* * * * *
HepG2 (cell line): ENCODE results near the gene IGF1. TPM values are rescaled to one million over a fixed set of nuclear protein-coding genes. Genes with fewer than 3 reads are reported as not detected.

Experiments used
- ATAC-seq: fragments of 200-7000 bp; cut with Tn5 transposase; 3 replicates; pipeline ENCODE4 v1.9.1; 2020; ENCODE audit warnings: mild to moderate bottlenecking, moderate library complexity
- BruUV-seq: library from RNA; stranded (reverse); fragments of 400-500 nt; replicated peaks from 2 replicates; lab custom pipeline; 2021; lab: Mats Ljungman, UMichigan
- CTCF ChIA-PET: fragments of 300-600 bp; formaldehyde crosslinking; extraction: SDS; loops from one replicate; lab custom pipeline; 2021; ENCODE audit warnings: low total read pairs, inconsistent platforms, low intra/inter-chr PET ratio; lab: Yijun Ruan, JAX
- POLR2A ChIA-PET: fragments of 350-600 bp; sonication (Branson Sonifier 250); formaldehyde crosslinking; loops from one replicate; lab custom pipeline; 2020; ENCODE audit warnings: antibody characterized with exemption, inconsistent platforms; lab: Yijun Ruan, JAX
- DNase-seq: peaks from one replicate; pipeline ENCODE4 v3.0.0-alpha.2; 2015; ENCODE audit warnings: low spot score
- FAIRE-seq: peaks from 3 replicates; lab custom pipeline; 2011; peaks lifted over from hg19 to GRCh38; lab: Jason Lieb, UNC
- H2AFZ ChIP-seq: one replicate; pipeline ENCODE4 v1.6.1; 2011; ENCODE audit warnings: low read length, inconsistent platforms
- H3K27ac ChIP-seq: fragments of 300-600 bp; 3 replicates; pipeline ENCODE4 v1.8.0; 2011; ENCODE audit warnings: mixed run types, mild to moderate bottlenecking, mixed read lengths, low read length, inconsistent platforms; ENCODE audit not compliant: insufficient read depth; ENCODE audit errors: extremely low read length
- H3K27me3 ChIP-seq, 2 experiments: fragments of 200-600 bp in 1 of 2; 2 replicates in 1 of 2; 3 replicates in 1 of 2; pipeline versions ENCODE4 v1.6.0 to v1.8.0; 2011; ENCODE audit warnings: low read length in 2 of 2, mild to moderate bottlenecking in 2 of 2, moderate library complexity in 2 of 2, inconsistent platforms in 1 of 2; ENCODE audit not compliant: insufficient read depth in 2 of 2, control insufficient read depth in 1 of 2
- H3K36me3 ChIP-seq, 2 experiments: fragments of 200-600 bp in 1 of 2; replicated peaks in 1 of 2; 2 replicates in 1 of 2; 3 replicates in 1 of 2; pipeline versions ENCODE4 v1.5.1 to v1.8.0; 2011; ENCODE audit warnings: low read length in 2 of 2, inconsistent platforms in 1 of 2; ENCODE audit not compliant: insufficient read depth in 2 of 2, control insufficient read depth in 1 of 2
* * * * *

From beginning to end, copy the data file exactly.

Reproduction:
HepG2 (cell line): ENCODE results near the gene IGF1. TPM values are rescaled to one million over a fixed set of nuclear protein-coding genes. Genes with fewer than 3 reads are reported as not detected.

Experiments used
- ATAC-seq: fragments of 200-7000 bp; cut with Tn5 transposase; 3 replicates; pipeline ENCODE4 v1.9.1; 2020; ENCODE audit warnings: mild to moderate bottlenecking, moderate library complexity
- BruUV-seq: library from RNA; stranded (reverse); fragments of 400-500 nt; replicated peaks from 2 replicates; lab custom pipeline; 2021; lab: Mats Ljungman, UMichigan
- CTCF ChIA-PET: fragments of 300-600 bp; formaldehyde crosslinking; extraction: SDS; loops from one replicate; lab custom pipeline; 2021; ENCODE audit warnings: low total read pairs, inconsistent platforms, low intra/inter-chr PET ratio; lab: Yijun Ruan, JAX
- POLR2A ChIA-PET: fragments of 350-600 bp; sonication (Branson Sonifier 250); formaldehyde crosslinking; loops from one replicate; lab custom pipeline; 2020; ENCODE audit warnings: antibody characterized with exemption, inconsistent platforms; lab: Yijun Ruan, JAX
- DNase-seq: peaks from one replicate; pipeline ENCODE4 v3.0.0-alpha.2; 2015; ENCODE audit warnings: low spot score
- FAIRE-seq: peaks from 3 replicates; lab custom pipeline; 2011; peaks lifted over from hg19 to GRCh38; lab: Jason Lieb, UNC
- H2AFZ ChIP-seq: one replicate; pipeline ENCODE4 v1.6.1; 2011; ENCODE audit warnings: low read length, inconsistent platforms
- H3K27ac ChIP-seq: fragments of 300-600 bp; 3 replicates; pipeline ENCODE4 v1.8.0; 2011; ENCODE audit warnings: mixed run types, mild to moderate bottlenecking, mixed read lengths, low read length, inconsistent platforms; ENCODE audit not compliant: insufficient read depth; ENCODE audit errors: extremely low read length
- H3K27me3 ChIP-seq, 2 experiments: fragments of 200-600 bp in 1 of 2; 2 replicates in 1 of 2; 3 replicates in 1 of 2; pipeline versions ENCODE4 v1.6.0 to v1.8.0; 2011; ENCODE audit warnings: low read length in 2 of 2, mild to moderate bottlenecking in 2 of 2, moderate library complexity in 2 of 2, inconsistent platforms in 1 of 2; ENCODE audit not compliant: insufficient read depth in 2 of 2, control insufficient read depth in 1 of 2
- H3K36me3 ChIP-seq, 2 experiments: fragments of 200-600 bp in 1 of 2; replicated peaks in 1 of 2; 2 replicates in 1 of 2; 3 replicates in 1 of 2; pipeline versions ENCODE4 v1.5.1 to v1.8.0; 2011; ENCODE audit warnings: low read length in 2 of 2, inconsistent platforms in 1 of 2; ENCODE audit not compliant: insufficient read depth in 2 of 2, control insufficient read depth in 1 of 2